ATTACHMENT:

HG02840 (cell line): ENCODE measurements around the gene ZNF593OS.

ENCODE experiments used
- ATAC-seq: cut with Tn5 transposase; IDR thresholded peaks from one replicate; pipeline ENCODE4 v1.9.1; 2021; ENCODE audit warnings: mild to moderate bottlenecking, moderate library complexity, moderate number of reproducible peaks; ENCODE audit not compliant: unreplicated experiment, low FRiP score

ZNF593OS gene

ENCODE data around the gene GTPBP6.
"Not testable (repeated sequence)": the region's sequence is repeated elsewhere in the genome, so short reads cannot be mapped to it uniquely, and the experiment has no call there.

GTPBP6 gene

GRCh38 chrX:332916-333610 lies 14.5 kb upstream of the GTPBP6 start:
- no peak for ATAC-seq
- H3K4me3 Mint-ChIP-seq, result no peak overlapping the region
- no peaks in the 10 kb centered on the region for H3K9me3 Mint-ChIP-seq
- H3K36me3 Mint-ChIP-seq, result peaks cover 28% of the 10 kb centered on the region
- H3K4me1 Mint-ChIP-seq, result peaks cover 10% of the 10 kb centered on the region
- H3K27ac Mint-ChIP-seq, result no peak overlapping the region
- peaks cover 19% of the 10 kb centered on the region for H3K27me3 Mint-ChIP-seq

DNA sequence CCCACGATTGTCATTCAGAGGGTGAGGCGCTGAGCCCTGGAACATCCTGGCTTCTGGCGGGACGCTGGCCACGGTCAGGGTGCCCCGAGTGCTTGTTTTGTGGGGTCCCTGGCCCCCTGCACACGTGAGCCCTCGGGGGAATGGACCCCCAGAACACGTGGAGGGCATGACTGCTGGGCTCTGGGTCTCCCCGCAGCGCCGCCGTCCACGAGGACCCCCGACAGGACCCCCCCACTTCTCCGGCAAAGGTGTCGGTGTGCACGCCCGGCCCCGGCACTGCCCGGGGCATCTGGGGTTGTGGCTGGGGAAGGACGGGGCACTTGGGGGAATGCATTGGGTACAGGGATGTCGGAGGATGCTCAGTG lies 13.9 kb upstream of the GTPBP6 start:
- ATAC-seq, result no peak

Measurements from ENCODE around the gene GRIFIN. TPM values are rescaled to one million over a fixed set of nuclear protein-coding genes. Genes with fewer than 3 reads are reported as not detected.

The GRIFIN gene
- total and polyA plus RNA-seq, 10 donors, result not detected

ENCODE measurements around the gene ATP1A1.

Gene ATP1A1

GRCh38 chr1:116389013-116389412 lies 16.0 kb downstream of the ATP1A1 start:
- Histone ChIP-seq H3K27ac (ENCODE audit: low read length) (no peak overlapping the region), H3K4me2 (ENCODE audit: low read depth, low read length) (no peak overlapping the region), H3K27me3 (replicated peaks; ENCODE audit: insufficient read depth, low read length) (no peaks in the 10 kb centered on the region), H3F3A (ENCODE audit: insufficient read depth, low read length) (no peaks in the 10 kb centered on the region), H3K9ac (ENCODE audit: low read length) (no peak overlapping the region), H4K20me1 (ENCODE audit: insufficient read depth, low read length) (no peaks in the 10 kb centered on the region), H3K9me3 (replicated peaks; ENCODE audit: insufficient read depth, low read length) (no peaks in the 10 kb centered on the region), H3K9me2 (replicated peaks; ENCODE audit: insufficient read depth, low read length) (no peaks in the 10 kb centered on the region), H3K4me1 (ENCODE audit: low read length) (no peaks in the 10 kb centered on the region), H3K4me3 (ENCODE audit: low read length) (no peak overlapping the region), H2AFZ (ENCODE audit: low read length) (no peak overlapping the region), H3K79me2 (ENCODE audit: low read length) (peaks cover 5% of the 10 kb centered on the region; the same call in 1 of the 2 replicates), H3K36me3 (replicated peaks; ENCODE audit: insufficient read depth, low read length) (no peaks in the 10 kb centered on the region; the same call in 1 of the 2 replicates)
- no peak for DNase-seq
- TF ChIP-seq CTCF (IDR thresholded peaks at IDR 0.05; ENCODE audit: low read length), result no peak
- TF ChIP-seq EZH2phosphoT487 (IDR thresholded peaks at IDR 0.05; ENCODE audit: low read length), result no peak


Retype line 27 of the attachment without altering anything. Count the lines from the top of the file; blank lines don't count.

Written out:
- TF ChIP-seq EZH2phosphoT487 (IDR thresholded peaks at IDR 0.05; ENCODE audit: low read length), result no peak